Green Acres: Manatee program aims to train newbie farmers

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Later this year, the Council plans on debuting the Center for Integrated Agriculture at a new facility – Gamble Creek Farm – that it’s acquired in Parrish, just south of the Bay area.

When Sarah Crane, program and development manager at RC&D, explains the basics of thee new center, it seems rather far from the farming life you might expect. “We’ll help with apprenticeships, creating business plans, marketing skills,” says Crane. “Anything for getting launched, we’ll be able to help you with that.”

The Center will also, of course, cover the basics of how to grow the product, but the big push is training people in the fundamentals of any business endeavor: managing the economics and selling the product.

There will also be a focus on water management issues and solutions, organic production, alternative energy, and sustainability to complement the nitty gritty, dirty hands of daily farm work, but the Center’s real goal is to be an incubator for local farm businesses. “We just want to assist farms and get farms up and running,” says Crane.

And unlike a strictly educational program, the Center will be able to put these budding farmers on land they can use. Gamble Farm is a 26-acre property, with only a small portion set aside for the training and CSA. Program participants will be able to use some of that land to get started. “We will allow them to rent out portions of it [Gamble Farm] and get set up under our wing,” says Crane. “It takes away a lot of the barriers.”

After a few years, those folks will have to be kicked out of the nest, however, but the Center will provide advice there, as well. “They’ll use our land and then go off and do their own thing,” according to Crane. “Then we’ll help them find land and resources to move on, help them take the step.”

Participants are not going to be heading out to open big commodity farms or monoculture plots meant for worldwide distribution. The program’s focus is on small farms meant to provide for the local market.

Great for supporting local a local agriculture base that’s been eaten up over the past decade by developers, and farmers faced with the tough decision between selling land or continuing the tough struggle of living off the land. Some Manatee farmers have recently expressed concern that the non-profit’s Geraldson Farm uses local taxpayer money to essentially compete with their products.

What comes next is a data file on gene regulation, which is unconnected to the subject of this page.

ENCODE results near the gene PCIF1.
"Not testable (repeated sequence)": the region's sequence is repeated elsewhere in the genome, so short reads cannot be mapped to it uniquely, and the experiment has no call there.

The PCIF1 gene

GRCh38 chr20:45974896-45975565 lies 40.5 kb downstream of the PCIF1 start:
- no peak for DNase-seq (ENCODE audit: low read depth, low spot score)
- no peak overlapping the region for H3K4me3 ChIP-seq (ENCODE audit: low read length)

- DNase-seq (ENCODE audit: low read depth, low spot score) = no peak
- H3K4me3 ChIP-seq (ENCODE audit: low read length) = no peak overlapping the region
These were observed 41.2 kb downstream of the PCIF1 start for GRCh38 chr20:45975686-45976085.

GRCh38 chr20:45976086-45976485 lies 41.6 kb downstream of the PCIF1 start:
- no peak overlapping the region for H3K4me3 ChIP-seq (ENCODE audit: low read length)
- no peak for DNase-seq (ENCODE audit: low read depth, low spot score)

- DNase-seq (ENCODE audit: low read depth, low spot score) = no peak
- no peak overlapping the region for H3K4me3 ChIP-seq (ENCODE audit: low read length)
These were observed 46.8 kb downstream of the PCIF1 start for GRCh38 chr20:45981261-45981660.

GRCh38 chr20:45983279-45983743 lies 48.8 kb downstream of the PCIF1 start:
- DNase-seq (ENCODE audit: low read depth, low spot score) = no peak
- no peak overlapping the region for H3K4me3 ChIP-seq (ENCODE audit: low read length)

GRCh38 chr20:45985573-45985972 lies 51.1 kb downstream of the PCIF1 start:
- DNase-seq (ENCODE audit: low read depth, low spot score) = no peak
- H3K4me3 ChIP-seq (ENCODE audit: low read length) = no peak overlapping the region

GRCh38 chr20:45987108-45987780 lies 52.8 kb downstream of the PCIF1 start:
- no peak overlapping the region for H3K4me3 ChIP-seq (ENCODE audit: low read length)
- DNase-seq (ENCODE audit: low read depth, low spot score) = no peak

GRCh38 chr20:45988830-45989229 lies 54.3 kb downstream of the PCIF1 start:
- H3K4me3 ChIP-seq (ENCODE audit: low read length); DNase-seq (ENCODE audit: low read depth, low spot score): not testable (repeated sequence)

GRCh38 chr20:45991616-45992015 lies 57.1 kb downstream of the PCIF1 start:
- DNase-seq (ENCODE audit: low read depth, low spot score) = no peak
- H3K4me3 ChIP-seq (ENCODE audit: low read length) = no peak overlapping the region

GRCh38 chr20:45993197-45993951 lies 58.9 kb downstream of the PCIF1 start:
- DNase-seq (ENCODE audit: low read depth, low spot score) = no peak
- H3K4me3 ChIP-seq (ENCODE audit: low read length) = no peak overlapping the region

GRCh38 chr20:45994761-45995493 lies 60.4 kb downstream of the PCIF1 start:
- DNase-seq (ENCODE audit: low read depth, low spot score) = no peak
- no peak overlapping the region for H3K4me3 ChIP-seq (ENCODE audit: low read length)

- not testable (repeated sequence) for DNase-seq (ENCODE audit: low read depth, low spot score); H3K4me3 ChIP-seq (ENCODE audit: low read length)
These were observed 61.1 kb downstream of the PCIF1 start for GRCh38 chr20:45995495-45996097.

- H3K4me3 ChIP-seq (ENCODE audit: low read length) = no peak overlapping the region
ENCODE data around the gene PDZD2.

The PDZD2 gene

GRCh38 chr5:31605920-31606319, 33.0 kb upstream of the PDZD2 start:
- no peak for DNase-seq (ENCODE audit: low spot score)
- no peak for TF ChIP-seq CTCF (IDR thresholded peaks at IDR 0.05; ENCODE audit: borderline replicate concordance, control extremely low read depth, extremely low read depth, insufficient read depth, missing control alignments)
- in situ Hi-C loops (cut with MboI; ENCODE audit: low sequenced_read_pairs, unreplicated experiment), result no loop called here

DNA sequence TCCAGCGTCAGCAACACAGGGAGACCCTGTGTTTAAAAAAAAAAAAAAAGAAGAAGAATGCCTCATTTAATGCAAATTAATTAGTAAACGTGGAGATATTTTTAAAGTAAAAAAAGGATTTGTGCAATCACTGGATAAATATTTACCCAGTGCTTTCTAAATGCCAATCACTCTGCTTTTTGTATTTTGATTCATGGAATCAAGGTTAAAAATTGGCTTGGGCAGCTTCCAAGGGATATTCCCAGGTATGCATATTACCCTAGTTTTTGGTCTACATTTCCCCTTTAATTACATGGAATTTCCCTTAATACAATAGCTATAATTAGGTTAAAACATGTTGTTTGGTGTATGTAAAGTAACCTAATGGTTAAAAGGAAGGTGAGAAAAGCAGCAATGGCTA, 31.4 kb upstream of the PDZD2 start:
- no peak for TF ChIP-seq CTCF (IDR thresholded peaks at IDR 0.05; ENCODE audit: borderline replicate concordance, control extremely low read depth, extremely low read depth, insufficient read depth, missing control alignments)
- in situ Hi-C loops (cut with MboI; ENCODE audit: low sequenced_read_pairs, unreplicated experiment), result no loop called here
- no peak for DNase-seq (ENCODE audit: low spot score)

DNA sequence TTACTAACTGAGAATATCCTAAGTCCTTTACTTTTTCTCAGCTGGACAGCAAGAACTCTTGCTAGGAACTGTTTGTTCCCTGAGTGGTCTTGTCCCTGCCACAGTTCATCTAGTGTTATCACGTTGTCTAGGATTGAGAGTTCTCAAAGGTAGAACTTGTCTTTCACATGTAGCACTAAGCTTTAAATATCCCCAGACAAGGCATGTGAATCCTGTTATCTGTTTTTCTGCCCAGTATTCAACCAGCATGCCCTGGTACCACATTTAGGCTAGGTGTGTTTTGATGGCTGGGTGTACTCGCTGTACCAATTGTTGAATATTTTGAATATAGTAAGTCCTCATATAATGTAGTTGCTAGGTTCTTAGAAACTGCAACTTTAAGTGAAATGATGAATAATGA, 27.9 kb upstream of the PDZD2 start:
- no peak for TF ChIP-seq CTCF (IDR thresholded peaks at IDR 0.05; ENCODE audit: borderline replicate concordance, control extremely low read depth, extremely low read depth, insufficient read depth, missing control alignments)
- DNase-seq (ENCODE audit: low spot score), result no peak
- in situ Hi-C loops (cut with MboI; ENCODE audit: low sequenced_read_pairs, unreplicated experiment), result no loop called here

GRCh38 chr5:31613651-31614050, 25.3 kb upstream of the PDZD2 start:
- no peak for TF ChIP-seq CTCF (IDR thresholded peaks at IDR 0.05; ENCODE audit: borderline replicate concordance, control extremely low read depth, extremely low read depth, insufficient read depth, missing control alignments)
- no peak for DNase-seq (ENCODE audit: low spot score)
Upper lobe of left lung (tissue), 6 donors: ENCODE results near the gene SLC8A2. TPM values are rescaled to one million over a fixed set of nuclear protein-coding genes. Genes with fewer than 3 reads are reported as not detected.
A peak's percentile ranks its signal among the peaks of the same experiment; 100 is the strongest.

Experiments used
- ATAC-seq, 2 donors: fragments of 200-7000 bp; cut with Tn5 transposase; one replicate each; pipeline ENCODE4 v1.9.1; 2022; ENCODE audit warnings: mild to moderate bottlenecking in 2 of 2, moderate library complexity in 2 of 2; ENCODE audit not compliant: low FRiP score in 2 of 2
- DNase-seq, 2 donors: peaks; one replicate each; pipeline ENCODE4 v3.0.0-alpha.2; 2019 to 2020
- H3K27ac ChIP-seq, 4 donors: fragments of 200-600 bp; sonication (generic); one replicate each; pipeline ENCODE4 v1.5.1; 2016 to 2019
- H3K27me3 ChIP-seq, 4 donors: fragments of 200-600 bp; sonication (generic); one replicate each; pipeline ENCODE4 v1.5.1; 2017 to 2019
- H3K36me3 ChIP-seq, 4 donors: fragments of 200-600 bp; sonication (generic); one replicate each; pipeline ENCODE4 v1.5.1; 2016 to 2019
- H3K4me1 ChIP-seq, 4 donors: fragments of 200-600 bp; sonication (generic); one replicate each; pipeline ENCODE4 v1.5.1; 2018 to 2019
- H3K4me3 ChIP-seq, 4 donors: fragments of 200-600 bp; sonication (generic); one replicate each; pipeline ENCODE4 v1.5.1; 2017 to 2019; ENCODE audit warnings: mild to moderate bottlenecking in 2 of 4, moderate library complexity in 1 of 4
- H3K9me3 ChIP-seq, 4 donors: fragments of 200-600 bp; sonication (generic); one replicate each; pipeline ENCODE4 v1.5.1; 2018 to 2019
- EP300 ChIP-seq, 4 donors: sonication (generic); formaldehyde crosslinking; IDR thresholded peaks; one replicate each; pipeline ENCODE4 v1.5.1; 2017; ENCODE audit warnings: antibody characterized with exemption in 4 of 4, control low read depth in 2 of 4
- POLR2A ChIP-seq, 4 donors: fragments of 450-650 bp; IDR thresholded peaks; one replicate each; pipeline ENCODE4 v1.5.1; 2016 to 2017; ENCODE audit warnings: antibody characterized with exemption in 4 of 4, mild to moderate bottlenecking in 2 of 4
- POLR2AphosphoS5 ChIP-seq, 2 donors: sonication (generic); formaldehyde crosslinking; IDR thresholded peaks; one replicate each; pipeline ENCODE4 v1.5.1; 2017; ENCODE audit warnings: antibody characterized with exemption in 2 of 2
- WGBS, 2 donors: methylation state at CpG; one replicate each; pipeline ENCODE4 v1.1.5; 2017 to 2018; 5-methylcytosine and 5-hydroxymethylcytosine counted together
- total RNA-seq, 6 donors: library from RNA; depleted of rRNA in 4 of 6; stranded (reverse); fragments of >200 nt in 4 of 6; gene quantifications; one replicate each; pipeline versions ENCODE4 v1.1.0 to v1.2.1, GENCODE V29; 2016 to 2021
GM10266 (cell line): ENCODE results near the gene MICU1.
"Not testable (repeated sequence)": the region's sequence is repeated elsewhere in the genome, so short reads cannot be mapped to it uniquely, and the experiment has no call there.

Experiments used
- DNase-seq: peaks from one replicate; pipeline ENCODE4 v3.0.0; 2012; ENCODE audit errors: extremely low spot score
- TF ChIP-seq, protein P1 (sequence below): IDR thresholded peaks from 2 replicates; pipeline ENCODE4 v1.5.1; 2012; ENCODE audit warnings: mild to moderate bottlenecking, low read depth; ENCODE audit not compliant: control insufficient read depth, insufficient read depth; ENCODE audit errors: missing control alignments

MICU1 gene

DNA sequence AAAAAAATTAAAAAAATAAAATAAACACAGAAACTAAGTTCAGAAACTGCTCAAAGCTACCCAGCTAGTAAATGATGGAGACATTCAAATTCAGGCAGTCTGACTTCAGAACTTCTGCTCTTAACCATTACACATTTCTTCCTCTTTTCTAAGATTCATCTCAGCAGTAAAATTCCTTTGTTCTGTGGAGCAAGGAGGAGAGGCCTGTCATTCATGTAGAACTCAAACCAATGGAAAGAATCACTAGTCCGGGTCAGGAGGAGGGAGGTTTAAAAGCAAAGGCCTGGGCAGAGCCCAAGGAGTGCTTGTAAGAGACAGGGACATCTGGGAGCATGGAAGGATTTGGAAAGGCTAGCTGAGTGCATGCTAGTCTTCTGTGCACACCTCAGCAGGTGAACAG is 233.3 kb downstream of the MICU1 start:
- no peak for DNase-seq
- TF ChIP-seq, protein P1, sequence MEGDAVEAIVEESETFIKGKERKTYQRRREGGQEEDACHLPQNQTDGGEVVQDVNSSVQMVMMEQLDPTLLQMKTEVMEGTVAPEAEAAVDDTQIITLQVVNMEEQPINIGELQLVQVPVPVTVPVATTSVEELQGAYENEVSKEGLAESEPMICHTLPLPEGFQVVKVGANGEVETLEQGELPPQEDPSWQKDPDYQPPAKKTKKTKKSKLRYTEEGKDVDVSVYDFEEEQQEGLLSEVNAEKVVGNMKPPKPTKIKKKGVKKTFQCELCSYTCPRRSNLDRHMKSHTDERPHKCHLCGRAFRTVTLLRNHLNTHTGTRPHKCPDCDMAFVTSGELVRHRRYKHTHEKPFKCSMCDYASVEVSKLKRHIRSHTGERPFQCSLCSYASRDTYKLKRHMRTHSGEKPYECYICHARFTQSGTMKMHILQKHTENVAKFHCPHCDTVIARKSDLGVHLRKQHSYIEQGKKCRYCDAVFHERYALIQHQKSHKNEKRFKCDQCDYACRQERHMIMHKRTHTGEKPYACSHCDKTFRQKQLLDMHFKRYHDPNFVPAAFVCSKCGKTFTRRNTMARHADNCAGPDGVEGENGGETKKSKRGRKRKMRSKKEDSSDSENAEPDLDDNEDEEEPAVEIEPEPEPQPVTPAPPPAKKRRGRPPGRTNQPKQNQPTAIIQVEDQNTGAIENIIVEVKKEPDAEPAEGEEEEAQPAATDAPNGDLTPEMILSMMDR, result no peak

And the new Center for Integrated Agriculture might rub them wrong in the same way, thanks to funding from a Manatee Agricultural Reuse Supply grant that originally paid for the Gamble site as a demonstration farm. Funding for the actual Center will largely come from federal grants to encourage new farming.

Still, according to local locavore luminaries like Extension Agent Robert Kluson, the market for locally-grown produce has barely been tapped in Florida. A little competition might be what local farmers need.

Early participants in the multi-year incubation program will be drawn from apprentices already working at Geraldson and Gamble Farms, with a few new folks from the outside. Interested in transitioning to the Green Acres life? Contact the Florida West Coast RC&D for details at 723-3252 or

In New York City you might find Williamsburg hipsters moving out to the suburbs for their own plots of land, transforming trucker hats and work boots from ironic to just plain practical. In San Francisco, neo-hippies and former tech workers buy a plot outside of town to get closer to the land, the ultimate expression of the locavore movement. Here on Florida’s Gulf Coast, the move from suburb to rural can be more a quest for jobs than a philosophical expression.

But farming, it turns out, is more than just tossing seeds into ground and waiting for food. The learning curve is steep and the cost of entry is high. What’s a young farm entrepreneur to do?

Enter the Florida West Coast Resource, Conservation & Development Council. Last year, this non-profit opened Geraldson Farm, a Manatee County-funded Community Supported Agriculture project. With one project under its belt, the RC&D is looking to get back to the basics by encouraging other local farming wannabes to get into the act.

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